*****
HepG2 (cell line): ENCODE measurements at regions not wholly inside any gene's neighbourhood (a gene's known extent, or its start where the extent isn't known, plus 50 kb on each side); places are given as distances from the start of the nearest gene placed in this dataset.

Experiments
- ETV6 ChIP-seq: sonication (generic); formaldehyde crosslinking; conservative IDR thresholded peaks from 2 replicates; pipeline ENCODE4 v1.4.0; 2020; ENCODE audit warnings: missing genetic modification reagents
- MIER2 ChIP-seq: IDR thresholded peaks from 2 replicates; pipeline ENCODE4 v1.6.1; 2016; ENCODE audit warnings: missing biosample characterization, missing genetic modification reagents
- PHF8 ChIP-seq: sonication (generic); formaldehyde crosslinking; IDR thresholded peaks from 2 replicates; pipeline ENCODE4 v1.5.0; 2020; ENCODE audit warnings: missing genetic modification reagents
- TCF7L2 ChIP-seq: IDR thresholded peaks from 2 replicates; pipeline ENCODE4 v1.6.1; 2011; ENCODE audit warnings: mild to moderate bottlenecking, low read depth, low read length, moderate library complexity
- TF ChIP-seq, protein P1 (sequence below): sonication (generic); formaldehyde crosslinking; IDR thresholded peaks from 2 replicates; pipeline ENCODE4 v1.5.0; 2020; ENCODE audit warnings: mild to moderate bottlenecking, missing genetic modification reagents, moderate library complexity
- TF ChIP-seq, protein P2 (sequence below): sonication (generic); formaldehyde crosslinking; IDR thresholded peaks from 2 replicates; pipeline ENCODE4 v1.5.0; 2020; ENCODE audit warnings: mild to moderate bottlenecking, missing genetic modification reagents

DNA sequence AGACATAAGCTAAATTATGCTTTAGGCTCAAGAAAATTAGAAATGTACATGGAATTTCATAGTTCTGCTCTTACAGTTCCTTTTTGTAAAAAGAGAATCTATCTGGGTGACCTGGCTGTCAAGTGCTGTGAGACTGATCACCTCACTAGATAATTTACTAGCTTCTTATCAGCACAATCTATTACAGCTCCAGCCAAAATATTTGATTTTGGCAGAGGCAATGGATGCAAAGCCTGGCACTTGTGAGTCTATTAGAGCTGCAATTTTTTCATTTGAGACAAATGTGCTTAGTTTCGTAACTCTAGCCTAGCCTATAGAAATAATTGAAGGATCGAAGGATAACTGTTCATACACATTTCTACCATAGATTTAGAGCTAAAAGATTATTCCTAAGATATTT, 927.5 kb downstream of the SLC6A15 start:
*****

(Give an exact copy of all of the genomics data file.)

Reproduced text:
HepG2 (cell line): ENCODE measurements at regions not wholly inside any gene's neighbourhood (a gene's known extent, or its start where the extent isn't known, plus 50 kb on each side); places are given as distances from the start of the nearest gene placed in this dataset.

Experiments
- ETV6 ChIP-seq: sonication (generic); formaldehyde crosslinking; conservative IDR thresholded peaks from 2 replicates; pipeline ENCODE4 v1.4.0; 2020; ENCODE audit warnings: missing genetic modification reagents
- MIER2 ChIP-seq: IDR thresholded peaks from 2 replicates; pipeline ENCODE4 v1.6.1; 2016; ENCODE audit warnings: missing biosample characterization, missing genetic modification reagents
- PHF8 ChIP-seq: sonication (generic); formaldehyde crosslinking; IDR thresholded peaks from 2 replicates; pipeline ENCODE4 v1.5.0; 2020; ENCODE audit warnings: missing genetic modification reagents
- TCF7L2 ChIP-seq: IDR thresholded peaks from 2 replicates; pipeline ENCODE4 v1.6.1; 2011; ENCODE audit warnings: mild to moderate bottlenecking, low read depth, low read length, moderate library complexity
- TF ChIP-seq, protein P1 (sequence below): sonication (generic); formaldehyde crosslinking; IDR thresholded peaks from 2 replicates; pipeline ENCODE4 v1.5.0; 2020; ENCODE audit warnings: mild to moderate bottlenecking, missing genetic modification reagents, moderate library complexity
- TF ChIP-seq, protein P2 (sequence below): sonication (generic); formaldehyde crosslinking; IDR thresholded peaks from 2 replicates; pipeline ENCODE4 v1.5.0; 2020; ENCODE audit warnings: mild to moderate bottlenecking, missing genetic modification reagents

DNA sequence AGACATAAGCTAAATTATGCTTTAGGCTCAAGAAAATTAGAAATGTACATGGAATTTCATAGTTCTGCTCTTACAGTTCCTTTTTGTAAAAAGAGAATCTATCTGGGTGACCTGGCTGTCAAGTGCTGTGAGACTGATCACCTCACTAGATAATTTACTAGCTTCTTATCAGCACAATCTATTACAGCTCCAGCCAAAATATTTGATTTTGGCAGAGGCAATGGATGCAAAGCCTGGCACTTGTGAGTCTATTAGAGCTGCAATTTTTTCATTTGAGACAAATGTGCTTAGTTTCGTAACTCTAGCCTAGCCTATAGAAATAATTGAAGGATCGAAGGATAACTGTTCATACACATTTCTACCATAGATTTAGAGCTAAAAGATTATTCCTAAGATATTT, 927.5 kb downstream of the SLC6A15 start: